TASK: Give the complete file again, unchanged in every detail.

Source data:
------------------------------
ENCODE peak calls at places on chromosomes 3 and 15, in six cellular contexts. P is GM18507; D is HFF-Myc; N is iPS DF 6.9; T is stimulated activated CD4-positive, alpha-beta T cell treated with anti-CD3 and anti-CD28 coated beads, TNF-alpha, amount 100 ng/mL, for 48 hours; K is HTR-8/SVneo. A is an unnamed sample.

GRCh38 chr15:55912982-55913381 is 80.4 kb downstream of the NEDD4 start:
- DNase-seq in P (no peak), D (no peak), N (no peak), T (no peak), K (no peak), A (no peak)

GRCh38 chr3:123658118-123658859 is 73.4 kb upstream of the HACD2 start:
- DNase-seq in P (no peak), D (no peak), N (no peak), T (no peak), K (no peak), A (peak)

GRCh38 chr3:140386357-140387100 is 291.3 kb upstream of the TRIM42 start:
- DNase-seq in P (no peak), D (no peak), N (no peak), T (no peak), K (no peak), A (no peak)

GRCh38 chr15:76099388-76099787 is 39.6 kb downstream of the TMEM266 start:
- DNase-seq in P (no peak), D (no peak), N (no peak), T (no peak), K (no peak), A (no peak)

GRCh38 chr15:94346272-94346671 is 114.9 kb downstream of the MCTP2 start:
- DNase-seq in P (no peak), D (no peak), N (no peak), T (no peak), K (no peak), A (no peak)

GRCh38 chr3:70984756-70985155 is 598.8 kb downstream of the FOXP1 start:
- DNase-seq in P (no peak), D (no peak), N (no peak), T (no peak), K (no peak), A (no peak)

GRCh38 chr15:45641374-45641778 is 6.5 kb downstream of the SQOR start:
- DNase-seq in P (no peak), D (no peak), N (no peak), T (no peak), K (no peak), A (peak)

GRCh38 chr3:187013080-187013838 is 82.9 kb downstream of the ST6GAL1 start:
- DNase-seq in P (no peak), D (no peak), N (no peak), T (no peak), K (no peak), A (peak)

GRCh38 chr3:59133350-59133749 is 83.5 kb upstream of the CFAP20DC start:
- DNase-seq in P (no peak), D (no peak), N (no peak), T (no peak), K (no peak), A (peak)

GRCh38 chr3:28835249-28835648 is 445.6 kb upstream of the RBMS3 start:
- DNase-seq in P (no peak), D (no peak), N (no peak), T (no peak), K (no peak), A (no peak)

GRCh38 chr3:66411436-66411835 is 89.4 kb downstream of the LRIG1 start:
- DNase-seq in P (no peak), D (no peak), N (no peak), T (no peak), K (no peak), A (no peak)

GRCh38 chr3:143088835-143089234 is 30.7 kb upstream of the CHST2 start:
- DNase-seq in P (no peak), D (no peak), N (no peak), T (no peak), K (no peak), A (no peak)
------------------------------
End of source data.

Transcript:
ENCODE peak calls at places on chromosomes 3 and 15, in six cellular contexts. P is GM18507; D is HFF-Myc; N is iPS DF 6.9; T is stimulated activated CD4-positive, alpha-beta T cell treated with anti-CD3 and anti-CD28 coated beads, TNF-alpha, amount 100 ng/mL, for 48 hours; K is HTR-8/SVneo. A is an unnamed sample.

GRCh38 chr15:55912982-55913381 is 80.4 kb downstream of the NEDD4 start:
- DNase-seq in P (no peak), D (no peak), N (no peak), T (no peak), K (no peak), A (no peak)

GRCh38 chr3:123658118-123658859 is 73.4 kb upstream of the HACD2 start:
- DNase-seq in P (no peak), D (no peak), N (no peak), T (no peak), K (no peak), A (peak)

GRCh38 chr3:140386357-140387100 is 291.3 kb upstream of the TRIM42 start:
- DNase-seq in P (no peak), D (no peak), N (no peak), T (no peak), K (no peak), A (no peak)

GRCh38 chr15:76099388-76099787 is 39.6 kb downstream of the TMEM266 start:
- DNase-seq in P (no peak), D (no peak), N (no peak), T (no peak), K (no peak), A (no peak)

GRCh38 chr15:94346272-94346671 is 114.9 kb downstream of the MCTP2 start:
- DNase-seq in P (no peak), D (no peak), N (no peak), T (no peak), K (no peak), A (no peak)

GRCh38 chr3:70984756-70985155 is 598.8 kb downstream of the FOXP1 start:
- DNase-seq in P (no peak), D (no peak), N (no peak), T (no peak), K (no peak), A (no peak)

GRCh38 chr15:45641374-45641778 is 6.5 kb downstream of the SQOR start:
- DNase-seq in P (no peak), D (no peak), N (no peak), T (no peak), K (no peak), A (peak)

GRCh38 chr3:187013080-187013838 is 82.9 kb downstream of the ST6GAL1 start:
- DNase-seq in P (no peak), D (no peak), N (no peak), T (no peak), K (no peak), A (peak)

GRCh38 chr3:59133350-59133749 is 83.5 kb upstream of the CFAP20DC start:
- DNase-seq in P (no peak), D (no peak), N (no peak), T (no peak), K (no peak), A (peak)

GRCh38 chr3:28835249-28835648 is 445.6 kb upstream of the RBMS3 start:
- DNase-seq in P (no peak), D (no peak), N (no peak), T (no peak), K (no peak), A (no peak)

GRCh38 chr3:66411436-66411835 is 89.4 kb downstream of the LRIG1 start:
- DNase-seq in P (no peak), D (no peak), N (no peak), T (no peak), K (no peak), A (no peak)

GRCh38 chr3:143088835-143089234 is 30.7 kb upstream of the CHST2 start:
- DNase-seq in P (no peak), D (no peak), N (no peak), T (no peak), K (no peak), A (no peak)